Law360 (November 17, 2020, 6:22 PM EST) -- Schiff Hardin LLP announced Tuesday it has reversed the salary cuts it made in April in anticipation of a pandemic-related downturn and paid employees back for the lost income.
Schiff Hardin is the latest BigLaw firm to undo its pay cuts amid a modest resurgence for the legal sector, which has seen slight job growth over the past six months and regained slightly less than half of the positions lost in April. The outlook of the industry mirrors job numbers across the economy overall: since hitting historic heights in April, joblessness has inched back down to 6.9% in October, twice what it was this February, with a full recovery still out of reach.
The firm said it had paid employees back for the pay cuts they had taken in the second and third quarters and had further decided to restore salaries for the fourth quarter, returning employees to pre-pandemic compensation levels.
"Like other firms, Schiff Hardin has been carefully managing its business in response to the economic impact of the pandemic. Despite the challenges 2020 has presented, the firm has performed well," a spokesperson for the firm told Law360.
In April, Schiff Hardin cut salaries by 15% for all staff making more than $100,000 and slashed pay by up to 50% for a select few, making up 6% of its attorneys, the firm told Law360. It also made a number of layoffs, deferred start dates for its new crop of associates until January 2021 and canceled its summer associate program.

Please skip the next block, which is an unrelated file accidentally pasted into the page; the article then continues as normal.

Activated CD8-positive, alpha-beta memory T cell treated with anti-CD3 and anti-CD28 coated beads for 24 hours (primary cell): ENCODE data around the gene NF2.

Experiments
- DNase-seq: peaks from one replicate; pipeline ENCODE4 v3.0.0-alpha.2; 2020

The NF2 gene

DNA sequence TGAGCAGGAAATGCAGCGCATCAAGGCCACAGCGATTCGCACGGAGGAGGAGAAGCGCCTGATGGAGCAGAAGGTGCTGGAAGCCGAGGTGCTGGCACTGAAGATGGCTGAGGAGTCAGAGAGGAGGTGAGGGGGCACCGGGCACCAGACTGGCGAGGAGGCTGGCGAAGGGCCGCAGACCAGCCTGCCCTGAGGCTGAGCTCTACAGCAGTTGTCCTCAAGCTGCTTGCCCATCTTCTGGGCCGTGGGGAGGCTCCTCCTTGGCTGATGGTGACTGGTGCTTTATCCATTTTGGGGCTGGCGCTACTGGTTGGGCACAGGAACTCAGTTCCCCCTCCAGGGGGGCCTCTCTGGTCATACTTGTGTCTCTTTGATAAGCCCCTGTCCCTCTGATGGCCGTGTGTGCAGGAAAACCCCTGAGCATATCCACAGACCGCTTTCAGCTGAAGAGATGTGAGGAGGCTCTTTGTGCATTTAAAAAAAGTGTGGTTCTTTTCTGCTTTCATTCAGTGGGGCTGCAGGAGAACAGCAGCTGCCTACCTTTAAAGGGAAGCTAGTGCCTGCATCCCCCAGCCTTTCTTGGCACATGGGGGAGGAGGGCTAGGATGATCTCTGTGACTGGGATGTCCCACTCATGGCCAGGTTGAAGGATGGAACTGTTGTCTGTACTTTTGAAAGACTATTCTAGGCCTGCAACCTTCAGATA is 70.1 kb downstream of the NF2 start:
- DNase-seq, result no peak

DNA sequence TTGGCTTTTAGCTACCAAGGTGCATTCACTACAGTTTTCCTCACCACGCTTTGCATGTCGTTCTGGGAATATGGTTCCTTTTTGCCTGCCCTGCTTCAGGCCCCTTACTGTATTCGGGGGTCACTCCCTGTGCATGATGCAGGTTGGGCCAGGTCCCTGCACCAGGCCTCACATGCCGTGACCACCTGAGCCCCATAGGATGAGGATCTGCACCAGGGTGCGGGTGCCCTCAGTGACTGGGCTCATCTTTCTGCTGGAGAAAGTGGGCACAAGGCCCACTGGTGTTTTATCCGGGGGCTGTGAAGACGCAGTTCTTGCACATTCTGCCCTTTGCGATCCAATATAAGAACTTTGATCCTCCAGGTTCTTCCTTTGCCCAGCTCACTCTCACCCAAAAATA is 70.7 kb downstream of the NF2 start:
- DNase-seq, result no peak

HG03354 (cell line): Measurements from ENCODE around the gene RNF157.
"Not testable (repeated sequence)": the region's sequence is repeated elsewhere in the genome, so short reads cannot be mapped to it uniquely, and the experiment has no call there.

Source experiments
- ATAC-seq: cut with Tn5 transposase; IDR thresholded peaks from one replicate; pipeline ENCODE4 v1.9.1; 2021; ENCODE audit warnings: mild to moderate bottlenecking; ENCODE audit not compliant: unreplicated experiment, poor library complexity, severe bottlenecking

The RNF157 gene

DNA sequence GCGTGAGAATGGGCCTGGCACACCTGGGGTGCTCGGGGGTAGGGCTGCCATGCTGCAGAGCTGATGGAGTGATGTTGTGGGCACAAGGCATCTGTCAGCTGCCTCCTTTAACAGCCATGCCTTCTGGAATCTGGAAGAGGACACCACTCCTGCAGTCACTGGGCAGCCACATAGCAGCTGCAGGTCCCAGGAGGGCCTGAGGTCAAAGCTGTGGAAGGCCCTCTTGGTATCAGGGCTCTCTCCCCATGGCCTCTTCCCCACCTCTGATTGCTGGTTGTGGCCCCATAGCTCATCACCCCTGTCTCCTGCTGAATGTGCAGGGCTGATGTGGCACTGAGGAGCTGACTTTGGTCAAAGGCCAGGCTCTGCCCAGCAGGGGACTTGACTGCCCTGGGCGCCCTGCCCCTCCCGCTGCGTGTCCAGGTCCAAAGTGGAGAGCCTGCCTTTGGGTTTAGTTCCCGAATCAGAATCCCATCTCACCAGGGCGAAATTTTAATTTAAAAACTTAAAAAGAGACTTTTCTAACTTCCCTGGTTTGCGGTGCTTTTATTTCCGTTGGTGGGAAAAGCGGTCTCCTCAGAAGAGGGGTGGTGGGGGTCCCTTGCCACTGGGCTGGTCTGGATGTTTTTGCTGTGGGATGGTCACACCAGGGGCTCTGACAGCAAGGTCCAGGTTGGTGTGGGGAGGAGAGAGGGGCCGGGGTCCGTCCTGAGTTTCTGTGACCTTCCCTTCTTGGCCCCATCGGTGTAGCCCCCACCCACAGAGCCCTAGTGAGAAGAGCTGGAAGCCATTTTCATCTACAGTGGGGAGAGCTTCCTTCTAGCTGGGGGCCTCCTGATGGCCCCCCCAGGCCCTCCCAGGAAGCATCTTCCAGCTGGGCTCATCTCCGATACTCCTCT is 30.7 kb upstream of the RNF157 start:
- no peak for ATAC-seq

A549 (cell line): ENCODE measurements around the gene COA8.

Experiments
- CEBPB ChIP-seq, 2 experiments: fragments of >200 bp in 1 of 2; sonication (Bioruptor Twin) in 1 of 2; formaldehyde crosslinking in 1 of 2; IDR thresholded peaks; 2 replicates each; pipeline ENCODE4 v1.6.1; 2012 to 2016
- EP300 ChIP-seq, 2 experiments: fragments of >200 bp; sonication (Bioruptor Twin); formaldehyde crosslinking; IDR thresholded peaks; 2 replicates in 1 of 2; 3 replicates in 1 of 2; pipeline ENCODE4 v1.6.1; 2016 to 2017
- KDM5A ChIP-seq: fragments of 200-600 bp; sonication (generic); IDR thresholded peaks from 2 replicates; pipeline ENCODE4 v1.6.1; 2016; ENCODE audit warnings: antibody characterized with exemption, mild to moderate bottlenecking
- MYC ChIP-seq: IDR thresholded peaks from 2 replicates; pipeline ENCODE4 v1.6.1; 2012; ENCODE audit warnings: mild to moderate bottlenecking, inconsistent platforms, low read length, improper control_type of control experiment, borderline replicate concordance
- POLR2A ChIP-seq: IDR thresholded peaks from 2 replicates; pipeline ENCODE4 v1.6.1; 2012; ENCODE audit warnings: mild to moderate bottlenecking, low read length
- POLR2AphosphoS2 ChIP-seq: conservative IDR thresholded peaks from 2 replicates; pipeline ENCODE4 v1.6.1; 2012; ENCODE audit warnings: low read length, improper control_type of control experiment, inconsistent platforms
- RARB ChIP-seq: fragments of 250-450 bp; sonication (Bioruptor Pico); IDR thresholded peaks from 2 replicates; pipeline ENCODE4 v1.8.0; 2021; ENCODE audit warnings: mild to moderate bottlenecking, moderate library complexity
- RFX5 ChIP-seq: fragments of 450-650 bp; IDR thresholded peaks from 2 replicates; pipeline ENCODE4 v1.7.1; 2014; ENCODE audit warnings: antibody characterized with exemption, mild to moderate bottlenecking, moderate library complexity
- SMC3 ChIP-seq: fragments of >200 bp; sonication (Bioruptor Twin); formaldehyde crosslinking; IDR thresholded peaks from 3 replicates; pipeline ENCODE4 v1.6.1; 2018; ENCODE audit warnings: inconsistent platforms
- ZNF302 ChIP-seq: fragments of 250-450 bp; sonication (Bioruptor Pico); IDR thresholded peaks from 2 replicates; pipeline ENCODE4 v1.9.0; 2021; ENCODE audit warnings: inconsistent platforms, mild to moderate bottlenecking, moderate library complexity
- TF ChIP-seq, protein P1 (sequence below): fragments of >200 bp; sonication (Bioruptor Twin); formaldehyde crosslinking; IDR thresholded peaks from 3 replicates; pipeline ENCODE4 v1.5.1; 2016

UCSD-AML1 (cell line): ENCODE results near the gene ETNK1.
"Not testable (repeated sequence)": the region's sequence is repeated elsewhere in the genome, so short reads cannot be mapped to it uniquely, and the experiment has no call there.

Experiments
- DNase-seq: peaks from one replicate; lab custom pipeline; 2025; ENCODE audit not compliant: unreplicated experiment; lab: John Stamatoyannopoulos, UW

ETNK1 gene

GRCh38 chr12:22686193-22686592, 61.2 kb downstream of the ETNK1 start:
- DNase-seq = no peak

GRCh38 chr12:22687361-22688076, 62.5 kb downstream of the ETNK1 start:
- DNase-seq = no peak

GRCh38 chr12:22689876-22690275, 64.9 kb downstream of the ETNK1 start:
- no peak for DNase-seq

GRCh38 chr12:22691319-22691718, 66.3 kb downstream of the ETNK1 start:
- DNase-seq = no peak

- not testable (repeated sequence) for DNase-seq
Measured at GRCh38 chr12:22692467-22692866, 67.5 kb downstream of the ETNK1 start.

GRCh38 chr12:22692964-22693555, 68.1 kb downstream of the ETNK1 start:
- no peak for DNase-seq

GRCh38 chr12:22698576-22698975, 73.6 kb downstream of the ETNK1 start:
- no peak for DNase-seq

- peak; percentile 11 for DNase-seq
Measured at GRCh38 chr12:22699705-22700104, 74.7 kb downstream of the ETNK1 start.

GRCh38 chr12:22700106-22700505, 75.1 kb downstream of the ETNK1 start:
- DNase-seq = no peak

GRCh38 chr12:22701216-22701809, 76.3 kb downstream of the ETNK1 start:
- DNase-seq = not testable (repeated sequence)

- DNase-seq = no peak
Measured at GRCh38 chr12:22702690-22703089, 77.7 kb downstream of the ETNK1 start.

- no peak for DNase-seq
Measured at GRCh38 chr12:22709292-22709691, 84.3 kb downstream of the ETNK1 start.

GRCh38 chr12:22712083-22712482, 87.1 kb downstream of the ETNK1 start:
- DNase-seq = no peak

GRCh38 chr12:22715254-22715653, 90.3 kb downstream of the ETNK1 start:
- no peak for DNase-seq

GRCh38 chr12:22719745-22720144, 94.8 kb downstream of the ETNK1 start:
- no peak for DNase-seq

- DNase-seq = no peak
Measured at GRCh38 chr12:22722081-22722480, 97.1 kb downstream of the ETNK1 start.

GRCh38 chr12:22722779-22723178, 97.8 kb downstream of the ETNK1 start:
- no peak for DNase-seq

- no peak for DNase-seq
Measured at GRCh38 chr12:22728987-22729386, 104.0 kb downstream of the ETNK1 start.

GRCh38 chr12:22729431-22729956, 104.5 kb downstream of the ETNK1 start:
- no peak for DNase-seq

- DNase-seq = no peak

There was no indication of the layoffs being reversed with new hires, though Schiff Hardin told Law360 in April that it had extended job offers for five second-year law students for after graduation. At some firms, including Baker Botts, Hogan Lovells and Baker Mackenzie, salary restorations have been made in tandem with more layoffs, though this was not the case at Schiff Harden.
Among the factors that helped Schiff Hardin weather the pandemic was a Paycheck Protection Program loan in the spring. The firm received a loan of $5 million to $10 million on April 6, according to data from the Small Business Administration.
Schiff Hardin was one of multiple major law firms that got the bailouts, which were intended for companies with fewer than 500 employees. This disqualified the largest BigLaw firms, but the likes of Schiff Hardin, with 321 employees, and even Boies Schiller Flexner at 490 employees, were able to snag the loans.
--Additional reporting by Kevin Penton and Justin Wise. Editing by Emily Kokoll.
For a reprint of this article, please contact firstname.lastname@example.org.